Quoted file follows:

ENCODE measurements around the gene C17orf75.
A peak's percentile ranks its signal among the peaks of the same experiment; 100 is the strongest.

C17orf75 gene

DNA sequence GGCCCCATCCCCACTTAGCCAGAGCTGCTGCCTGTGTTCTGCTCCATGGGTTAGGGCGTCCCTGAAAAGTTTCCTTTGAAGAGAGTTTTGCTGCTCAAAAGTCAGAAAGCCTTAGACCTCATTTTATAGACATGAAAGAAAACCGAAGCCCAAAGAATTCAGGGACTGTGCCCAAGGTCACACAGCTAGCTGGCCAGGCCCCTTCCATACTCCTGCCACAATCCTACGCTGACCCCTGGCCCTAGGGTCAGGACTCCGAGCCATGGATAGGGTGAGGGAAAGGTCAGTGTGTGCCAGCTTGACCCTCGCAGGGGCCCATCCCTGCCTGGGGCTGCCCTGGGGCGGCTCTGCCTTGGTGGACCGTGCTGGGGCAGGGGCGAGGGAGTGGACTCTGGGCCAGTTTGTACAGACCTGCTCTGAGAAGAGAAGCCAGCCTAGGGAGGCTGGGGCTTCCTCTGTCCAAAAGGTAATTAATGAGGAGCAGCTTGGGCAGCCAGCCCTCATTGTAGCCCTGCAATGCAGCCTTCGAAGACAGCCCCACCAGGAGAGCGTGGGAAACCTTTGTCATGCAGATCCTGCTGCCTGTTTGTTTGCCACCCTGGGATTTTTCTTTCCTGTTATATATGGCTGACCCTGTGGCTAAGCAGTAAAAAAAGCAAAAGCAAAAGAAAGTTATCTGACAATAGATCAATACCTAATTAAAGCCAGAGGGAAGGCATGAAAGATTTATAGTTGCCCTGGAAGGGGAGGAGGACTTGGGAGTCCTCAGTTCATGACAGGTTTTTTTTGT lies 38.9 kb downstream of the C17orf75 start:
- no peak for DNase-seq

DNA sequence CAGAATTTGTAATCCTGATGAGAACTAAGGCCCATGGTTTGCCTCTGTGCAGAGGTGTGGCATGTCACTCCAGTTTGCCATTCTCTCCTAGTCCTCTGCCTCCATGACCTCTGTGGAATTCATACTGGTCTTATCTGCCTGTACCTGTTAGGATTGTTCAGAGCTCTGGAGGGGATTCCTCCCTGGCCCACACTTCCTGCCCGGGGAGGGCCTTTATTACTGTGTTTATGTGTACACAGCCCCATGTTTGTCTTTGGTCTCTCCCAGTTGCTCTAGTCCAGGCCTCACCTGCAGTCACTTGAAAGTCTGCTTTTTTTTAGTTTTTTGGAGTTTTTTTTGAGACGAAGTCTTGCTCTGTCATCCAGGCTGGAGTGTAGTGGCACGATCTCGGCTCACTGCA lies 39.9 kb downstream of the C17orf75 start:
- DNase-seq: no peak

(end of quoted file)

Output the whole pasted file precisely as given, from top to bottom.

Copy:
ENCODE measurements around the gene C17orf75.
A peak's percentile ranks its signal among the peaks of the same experiment; 100 is the strongest.

C17orf75 gene

DNA sequence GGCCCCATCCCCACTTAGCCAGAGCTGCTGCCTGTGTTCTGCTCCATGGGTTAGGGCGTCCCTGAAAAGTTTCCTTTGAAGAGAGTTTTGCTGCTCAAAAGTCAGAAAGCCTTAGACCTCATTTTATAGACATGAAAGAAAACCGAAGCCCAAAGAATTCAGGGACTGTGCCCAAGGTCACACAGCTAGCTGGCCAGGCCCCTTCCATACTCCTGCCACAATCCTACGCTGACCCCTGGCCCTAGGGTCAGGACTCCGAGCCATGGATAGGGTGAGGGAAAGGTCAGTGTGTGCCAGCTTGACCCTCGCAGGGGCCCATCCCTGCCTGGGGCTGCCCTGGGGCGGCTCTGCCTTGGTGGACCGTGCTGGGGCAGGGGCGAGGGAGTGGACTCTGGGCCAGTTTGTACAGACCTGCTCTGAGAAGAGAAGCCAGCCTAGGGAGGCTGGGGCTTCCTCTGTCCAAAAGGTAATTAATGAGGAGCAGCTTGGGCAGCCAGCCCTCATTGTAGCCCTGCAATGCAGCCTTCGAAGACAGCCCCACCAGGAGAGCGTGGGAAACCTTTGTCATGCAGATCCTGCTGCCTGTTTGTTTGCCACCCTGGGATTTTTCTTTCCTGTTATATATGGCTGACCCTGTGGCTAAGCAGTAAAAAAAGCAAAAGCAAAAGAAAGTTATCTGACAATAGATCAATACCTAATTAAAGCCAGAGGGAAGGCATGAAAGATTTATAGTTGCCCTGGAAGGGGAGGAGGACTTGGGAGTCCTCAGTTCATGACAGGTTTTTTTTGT lies 38.9 kb downstream of the C17orf75 start:
- no peak for DNase-seq

DNA sequence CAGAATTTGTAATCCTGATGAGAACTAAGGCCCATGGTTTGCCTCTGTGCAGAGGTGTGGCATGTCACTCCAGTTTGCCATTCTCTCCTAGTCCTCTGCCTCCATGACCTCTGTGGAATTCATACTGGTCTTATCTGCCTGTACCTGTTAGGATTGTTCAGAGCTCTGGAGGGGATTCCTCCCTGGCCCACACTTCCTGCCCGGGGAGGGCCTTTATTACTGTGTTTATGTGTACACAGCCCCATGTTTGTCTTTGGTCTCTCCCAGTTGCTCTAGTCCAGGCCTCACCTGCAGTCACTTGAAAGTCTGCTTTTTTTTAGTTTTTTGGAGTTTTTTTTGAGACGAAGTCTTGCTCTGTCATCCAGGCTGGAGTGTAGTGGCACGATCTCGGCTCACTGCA lies 39.9 kb downstream of the C17orf75 start:
- DNase-seq: no peak